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Elon Musk Puts Twitter Deal on Hold Over Concerns with Bot Accounts

Elon Musk Puts Twitter Deal on Hold Over Concerns with Bot Accounts
Source: BBC

Elon Musk has put his $44 billion (£35 billion) proposal to acquire Twitter on hold, citing concerns over the amount of bogus or spam accounts on the network.

He stated that he was awaiting facts “to corroborate [the] calculation that spam/fake accounts do indeed comprise fewer than 5% of users.”

Later, Mr Musk said he was “still committed to [the] transaction.”

Analysts believed that he may be attempting to renegotiate the price or perhaps walk away from the acquisition.

Mr Musk’s remarks sent Twitter’s stock price down 10% in New York morning session.

Even before Mr Musk’s statements, the company’s shares was trading for less than Mr Musk’s offer of $54.20 per share, indicating that the markets were not persuaded he would complete the takeover.

Mr Musk’s statements, according to Dan Ives, a tech analyst at investment company Wedbush Securities, will “turn this Twitter circus act into a Friday the 13th horror show.”

“Many will see this as Musk utilizing these Twitter filing/spam accounts to get out of this purchase in a rapidly shifting market,” he said in a note.

“Musk’s habit of generating so much ambiguity via a tweet (rather than a file) is highly disturbing to us… and now turns this whole agreement into a circus show with numerous questions and no firm answers as to the deal’s future ahead.”

Mr Musk has made it clear that “fighting the spam bots” is a top priority for him following his planned acquisition of the firm.

Twitter has long been accused of failing to do enough to combat automated and false accounts that post material.

Twitter estimated that bogus accounts accounted for less than 5% of its daily active users during the first three months of this year in a document filed more than two weeks ago. It warned that the statistics were estimates and that they may be higher.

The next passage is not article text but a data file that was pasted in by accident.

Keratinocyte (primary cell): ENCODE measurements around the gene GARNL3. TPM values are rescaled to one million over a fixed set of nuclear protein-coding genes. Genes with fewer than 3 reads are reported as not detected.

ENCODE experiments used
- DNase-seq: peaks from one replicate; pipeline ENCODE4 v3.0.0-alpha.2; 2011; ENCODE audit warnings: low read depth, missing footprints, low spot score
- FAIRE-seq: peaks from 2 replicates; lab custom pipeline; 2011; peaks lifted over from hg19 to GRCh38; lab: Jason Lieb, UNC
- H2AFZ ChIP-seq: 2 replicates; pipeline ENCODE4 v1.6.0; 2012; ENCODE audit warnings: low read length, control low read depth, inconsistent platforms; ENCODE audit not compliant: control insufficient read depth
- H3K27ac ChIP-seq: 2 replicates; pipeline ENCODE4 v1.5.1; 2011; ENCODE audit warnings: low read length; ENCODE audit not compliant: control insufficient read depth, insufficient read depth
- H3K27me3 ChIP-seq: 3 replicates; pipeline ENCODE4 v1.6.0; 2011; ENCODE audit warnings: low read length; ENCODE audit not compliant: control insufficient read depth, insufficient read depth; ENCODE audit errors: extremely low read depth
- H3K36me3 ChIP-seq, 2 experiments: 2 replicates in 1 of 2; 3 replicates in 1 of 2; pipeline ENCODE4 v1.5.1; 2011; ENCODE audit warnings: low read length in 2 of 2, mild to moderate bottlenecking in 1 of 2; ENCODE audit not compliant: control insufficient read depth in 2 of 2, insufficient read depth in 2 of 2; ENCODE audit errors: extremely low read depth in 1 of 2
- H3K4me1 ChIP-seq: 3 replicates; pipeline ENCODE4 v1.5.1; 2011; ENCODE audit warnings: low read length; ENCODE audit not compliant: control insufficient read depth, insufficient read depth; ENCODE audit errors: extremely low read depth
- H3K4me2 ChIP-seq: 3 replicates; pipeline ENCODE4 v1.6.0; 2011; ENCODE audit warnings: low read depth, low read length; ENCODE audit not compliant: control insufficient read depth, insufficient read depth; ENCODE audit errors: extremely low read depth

Those statements were similar to those made by the business in earlier filings.

According to Susannah Streeter, analyst at Hargreaves Lansdown, the amount of spam bots on the site is a crucial metric since a greater than projected figure might hinder the company’s potential to develop advertising income or paid-for memberships.

She did say, though, that it was unclear how serious Mr Musk’s fears were.

“There will also be concerns raised about whether false accounts are the true reason for this delaying strategy, considering that his major objective for the takeover appeared to be encouraging free expression rather than focused on money development,” she added.

“The $44 billion price tag is enormous, and it might be a plan to reduce the amount he is willing to pay for the platform.”

Many companies’ values have been wiped out by weeks of market volatility in the United States, including once-favored tech giants.

Mr Musk’s interest in Tesla, the electric vehicle firm where he serves as CEO, has also plummeted, a blow to Mr Musk, whose standing as the world’s richest person is tied to his investment in the company and who had expected to use his shares to help finance the purchase of Twitter.

He raised $8.5 billion by selling shares last month. He intended to use the stock to get $6.5 billion in loans.

Tesla’s stock rose more than 5% after Mr Musk tweeted that the deal was temporarily put on hold.